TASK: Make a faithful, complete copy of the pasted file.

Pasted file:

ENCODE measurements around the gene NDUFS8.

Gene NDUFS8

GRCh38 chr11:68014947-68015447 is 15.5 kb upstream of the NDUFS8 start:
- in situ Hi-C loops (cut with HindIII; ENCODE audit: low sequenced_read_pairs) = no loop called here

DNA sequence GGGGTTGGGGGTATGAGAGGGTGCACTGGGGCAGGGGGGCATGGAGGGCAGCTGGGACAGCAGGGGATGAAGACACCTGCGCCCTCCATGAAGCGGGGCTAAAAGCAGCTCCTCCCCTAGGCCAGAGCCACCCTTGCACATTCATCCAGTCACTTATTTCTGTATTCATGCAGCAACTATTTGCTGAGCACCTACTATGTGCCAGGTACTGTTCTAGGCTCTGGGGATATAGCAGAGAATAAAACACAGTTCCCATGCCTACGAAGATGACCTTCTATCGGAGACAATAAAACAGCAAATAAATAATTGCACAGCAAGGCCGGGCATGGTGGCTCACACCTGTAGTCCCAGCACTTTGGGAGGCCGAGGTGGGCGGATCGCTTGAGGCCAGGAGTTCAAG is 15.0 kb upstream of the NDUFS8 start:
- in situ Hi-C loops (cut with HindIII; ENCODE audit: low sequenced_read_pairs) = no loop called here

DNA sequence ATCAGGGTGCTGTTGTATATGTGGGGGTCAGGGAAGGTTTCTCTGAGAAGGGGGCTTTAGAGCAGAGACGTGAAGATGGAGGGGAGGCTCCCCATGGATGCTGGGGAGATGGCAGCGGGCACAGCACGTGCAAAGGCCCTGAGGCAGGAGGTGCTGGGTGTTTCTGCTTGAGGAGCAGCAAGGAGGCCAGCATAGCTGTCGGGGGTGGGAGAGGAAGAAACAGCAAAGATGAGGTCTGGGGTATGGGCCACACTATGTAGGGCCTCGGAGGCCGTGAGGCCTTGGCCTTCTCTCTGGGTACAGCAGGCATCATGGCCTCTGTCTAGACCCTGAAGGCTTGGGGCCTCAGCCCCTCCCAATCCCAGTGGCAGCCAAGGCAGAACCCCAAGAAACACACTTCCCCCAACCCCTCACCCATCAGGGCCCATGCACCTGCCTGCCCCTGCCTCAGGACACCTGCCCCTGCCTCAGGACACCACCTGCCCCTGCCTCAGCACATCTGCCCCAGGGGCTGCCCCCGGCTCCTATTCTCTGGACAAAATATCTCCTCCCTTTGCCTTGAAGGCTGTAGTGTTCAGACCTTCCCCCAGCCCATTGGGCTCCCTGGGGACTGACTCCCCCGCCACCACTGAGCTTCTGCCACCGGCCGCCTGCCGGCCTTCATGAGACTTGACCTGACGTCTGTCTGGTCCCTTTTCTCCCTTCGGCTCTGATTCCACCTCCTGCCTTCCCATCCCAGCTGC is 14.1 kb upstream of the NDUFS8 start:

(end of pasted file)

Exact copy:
ENCODE measurements around the gene NDUFS8.

Gene NDUFS8

GRCh38 chr11:68014947-68015447 is 15.5 kb upstream of the NDUFS8 start:
- in situ Hi-C loops (cut with HindIII; ENCODE audit: low sequenced_read_pairs) = no loop called here

DNA sequence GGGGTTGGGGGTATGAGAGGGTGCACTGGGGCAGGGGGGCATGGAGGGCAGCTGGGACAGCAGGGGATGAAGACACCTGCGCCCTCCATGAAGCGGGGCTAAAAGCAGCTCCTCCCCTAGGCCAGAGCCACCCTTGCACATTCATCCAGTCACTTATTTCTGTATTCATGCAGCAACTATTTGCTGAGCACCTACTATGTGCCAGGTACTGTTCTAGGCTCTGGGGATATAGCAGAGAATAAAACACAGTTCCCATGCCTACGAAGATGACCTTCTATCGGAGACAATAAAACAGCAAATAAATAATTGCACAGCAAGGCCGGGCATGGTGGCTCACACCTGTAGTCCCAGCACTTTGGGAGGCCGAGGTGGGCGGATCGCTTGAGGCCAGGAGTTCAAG is 15.0 kb upstream of the NDUFS8 start:
- in situ Hi-C loops (cut with HindIII; ENCODE audit: low sequenced_read_pairs) = no loop called here

DNA sequence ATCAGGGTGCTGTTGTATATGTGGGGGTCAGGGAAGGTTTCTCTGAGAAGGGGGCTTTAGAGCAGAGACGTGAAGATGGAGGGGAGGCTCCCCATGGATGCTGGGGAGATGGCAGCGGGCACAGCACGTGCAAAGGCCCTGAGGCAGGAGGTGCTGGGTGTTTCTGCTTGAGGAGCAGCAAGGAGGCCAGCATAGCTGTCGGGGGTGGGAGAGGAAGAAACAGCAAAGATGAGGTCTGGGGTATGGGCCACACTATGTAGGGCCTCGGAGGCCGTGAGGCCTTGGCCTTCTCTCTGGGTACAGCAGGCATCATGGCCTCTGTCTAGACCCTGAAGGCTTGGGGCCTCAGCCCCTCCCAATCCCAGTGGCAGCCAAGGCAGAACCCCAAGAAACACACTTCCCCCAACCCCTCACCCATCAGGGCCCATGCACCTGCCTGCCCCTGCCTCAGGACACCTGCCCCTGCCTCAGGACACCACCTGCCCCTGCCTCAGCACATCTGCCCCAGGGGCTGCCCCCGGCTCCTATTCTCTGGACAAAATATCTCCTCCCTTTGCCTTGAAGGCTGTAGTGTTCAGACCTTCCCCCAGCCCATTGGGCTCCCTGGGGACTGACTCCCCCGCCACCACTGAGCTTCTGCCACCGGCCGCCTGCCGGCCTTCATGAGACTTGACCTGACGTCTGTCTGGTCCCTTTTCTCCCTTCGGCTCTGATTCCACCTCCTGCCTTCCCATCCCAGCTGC is 14.1 kb upstream of the NDUFS8 start: